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"With the amendment of the regulatory act in the year 2000 for the disputes of the cable industry, TDSAT has been stormed with cases," he said. TDSAT comprises of members from various streams. It is a member of the International Telecom Union (ITU), which is also a regulatory body. 

Justice Wadhwa emphasized the need for consumers to be more active to file complaints. He said that TDSAT imposed

heavy cost to the disputing parties like big service providers, the funds of which are used for the benefit of general consumers. "What is more important is that we work freely and so does TRAI," he added.

TRAI member Dr DPS Seth, in his address, said that the regulatory framework needed to be redefined. "For dealing with regulatory challenges, legacy framework was structurally rigid and information services sector was traditionally untouched," he pointed out."Spectrum has to be used effectively and efficiently. Neither the government nor the regulatory authority should tell the service provider which technique to follow," he added.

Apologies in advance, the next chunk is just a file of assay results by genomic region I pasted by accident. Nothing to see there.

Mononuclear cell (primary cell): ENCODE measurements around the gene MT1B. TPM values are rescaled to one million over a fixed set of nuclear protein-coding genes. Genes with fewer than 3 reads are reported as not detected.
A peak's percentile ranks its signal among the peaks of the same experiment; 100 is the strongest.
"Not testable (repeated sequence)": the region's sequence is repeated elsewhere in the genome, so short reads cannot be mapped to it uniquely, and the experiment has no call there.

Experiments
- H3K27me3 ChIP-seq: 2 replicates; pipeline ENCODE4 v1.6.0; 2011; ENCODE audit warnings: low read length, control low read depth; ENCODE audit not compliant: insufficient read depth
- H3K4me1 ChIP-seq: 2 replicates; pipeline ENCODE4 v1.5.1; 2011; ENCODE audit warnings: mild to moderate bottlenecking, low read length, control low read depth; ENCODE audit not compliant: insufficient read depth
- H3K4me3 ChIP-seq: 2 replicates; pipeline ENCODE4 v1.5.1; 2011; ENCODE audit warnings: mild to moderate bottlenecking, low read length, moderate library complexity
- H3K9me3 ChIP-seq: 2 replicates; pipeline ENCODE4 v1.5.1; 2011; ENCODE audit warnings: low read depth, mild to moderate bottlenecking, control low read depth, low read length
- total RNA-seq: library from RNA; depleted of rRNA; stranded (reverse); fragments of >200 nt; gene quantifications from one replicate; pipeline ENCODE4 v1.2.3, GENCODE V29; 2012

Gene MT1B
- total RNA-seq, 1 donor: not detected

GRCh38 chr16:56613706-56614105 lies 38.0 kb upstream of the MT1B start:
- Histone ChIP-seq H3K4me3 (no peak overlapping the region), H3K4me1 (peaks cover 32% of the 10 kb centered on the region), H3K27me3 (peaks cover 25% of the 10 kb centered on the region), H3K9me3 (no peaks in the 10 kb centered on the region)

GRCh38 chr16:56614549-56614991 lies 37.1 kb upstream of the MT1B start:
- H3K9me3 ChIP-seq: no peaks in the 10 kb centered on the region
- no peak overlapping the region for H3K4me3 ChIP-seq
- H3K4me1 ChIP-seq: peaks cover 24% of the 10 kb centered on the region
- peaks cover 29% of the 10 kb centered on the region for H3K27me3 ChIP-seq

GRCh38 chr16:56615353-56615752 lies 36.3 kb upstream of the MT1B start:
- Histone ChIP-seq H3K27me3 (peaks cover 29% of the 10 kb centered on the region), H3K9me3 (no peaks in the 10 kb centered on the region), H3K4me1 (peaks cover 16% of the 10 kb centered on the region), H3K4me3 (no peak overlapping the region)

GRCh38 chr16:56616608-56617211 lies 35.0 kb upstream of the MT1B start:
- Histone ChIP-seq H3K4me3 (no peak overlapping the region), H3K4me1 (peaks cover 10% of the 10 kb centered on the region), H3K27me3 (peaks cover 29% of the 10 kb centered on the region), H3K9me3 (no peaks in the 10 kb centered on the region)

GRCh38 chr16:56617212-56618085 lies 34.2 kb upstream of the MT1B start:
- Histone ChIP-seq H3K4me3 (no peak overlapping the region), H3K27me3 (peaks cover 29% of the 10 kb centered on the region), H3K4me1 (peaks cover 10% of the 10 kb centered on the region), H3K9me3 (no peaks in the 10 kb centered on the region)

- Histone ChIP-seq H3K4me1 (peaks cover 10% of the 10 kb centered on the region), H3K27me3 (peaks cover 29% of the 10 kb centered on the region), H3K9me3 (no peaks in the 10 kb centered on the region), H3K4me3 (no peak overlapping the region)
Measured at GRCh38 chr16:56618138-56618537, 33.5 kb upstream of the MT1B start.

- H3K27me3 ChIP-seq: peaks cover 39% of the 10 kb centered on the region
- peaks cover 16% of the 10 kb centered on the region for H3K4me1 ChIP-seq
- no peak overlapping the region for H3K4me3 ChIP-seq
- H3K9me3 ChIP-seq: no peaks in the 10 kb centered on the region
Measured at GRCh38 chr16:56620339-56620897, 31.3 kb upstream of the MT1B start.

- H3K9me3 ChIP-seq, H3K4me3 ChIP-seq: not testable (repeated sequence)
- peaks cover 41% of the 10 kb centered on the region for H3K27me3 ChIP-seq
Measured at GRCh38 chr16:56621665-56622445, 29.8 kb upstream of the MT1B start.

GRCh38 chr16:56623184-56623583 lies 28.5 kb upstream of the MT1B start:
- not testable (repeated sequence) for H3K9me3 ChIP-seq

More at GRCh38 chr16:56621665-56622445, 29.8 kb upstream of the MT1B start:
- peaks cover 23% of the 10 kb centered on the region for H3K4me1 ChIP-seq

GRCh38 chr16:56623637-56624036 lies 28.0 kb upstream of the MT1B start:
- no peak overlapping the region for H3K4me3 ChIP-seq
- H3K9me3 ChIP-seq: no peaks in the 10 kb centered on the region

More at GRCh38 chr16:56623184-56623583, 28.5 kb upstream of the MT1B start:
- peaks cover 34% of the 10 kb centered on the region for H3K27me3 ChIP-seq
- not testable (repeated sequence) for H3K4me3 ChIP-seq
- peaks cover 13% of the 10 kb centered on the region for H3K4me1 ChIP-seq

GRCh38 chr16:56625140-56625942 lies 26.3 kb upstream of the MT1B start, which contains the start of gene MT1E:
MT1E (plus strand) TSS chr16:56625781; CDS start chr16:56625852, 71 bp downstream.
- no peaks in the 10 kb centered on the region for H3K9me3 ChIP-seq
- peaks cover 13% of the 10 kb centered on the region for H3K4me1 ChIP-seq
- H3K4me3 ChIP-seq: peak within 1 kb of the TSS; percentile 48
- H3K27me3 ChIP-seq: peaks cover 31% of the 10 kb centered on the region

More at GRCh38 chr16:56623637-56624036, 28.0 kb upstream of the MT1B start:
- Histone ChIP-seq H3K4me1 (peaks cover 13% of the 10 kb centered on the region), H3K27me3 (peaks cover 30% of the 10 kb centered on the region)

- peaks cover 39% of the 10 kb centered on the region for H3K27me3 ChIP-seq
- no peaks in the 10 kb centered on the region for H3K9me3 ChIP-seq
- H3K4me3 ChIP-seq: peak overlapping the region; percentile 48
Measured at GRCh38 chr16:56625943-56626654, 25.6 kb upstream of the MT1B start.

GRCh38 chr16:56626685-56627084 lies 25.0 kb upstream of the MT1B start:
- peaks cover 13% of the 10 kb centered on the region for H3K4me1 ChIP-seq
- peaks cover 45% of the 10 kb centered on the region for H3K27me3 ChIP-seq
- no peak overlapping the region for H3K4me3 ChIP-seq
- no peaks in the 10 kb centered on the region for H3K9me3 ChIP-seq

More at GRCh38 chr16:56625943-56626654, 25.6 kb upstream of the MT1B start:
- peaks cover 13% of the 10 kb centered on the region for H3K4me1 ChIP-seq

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TTSL chairman Firdose Vandrevala stressed on the Porter's marketing strategy for consolidation. Discussion on issues in consolidation encompassed three major points viz cost leadership, product innovation and customer. "Creative segmentation and innovation has become the key to strategy, since strategy drive policy and policy in turn drove strategy," he said.